Rabbi Yitzi Hurwitz, despite having been rendered immobile by ALS (Lou Gehrig’s Disease), has persevered against the odds to impact the lives of tens of thousands around the world. Unable to speak or type, he uses his eyes to write heartfelt thoughts on the weekly Torah portion.

Over the past few weeks, many have wondered about the dearth of content being pumped out from our dear Rabbi Yitzi. In this raw and meaningful letter, Rabbi Yitzi shares his most recent struggle and his sincere thanks for all who have prayed for his continued wellbeing.

(Watch a video about the inspiring journey and perseverance of this once-in-a-generation man and learn some of his timely Torah articles.)

The past few weeks have been trying for me.

You know that I suffer from ALS which makes me unable to move most of my body, and I can't talk. What I can do is smile and move my eyes. With my eyes, I am able to control a computer that reads my eye movements. With my eyes, I communicate with my family and I write Torah articles. I am also able to use my eyes to text and email.

My joys in life are my wife and children, lifting the spirits of others, and teaching Torah through my articles.

Over the past few weeks, I couldn't get my eyes to focus on the letters I wanted to write. I don't know if it was psychological or physical, but my eyes weren't cooperating. Writing one word took as long as five minutes. I can't even begin to tell you how frustrating it was.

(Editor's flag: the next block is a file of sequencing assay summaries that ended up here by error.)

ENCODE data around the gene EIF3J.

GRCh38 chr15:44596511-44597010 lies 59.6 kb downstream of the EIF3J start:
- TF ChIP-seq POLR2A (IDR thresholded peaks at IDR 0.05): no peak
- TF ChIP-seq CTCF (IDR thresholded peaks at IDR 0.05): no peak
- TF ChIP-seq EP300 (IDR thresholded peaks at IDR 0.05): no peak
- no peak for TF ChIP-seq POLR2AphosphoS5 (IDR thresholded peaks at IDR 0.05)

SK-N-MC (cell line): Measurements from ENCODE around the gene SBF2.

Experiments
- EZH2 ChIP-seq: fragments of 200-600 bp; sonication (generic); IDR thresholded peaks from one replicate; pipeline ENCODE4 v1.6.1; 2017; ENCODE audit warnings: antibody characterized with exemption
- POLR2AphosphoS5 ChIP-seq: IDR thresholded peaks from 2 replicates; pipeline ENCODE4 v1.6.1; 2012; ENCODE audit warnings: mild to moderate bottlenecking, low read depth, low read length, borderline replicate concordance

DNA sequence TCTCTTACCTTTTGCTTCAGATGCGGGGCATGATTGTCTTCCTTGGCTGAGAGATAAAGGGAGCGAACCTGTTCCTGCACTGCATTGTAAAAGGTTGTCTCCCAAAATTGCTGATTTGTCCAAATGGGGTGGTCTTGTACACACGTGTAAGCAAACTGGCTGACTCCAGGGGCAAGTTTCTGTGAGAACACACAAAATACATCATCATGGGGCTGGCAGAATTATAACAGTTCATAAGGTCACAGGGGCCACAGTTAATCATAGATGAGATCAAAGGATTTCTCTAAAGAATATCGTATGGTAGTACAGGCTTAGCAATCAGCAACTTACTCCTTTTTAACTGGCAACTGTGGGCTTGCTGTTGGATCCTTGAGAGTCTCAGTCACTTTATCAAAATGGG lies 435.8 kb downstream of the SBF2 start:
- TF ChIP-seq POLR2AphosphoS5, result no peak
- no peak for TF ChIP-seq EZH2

I tried everything from relaxing to praying. Not being able to write to my wife and children, I felt useless as a husband and father. Not being able to write Torah articles, I felt useless and irrelevant. I felt like I was in jail. My thoughts were, "what possible purpose could I have if I can't communicate?"

That is where having a good wife comes in. My wife, Dina, said to me, "It is obvious that G‑d wants something else of you and that writing is not the only way, or perhaps less writing, but more meaningful writing, from the heart, is what G‑d wants from you. On Shabbat, when you don't use the eye gaze computer, you are still there and relevant. Maybe you should think of it like Shabbat. Even if you can only see and look at people, that is meaningful to us."

"If you are alive, it means that you are relevant to G‑d, and that you make a difference."

She also organized a farbrengen in my honor, where people took on good resolutions in Torah and mitzvot, in kindness and in living life in the ways of G‑d. And people around the world have also made resolutions, said prayers and sent me well wishes.

You don't know how powerful your Torah, mitzvot, kindness, prayers, and resolutions are. I am grateful for every one of them. I am also grateful to all of you who prayed for me at holy sites.

So far, I have not gone wrong listening to Dina's advice. She lifted me up, helped me reframe my situation and brought meaning back to my life.

Thank you for all the love you've all sent my way.

Rabbi Yitzi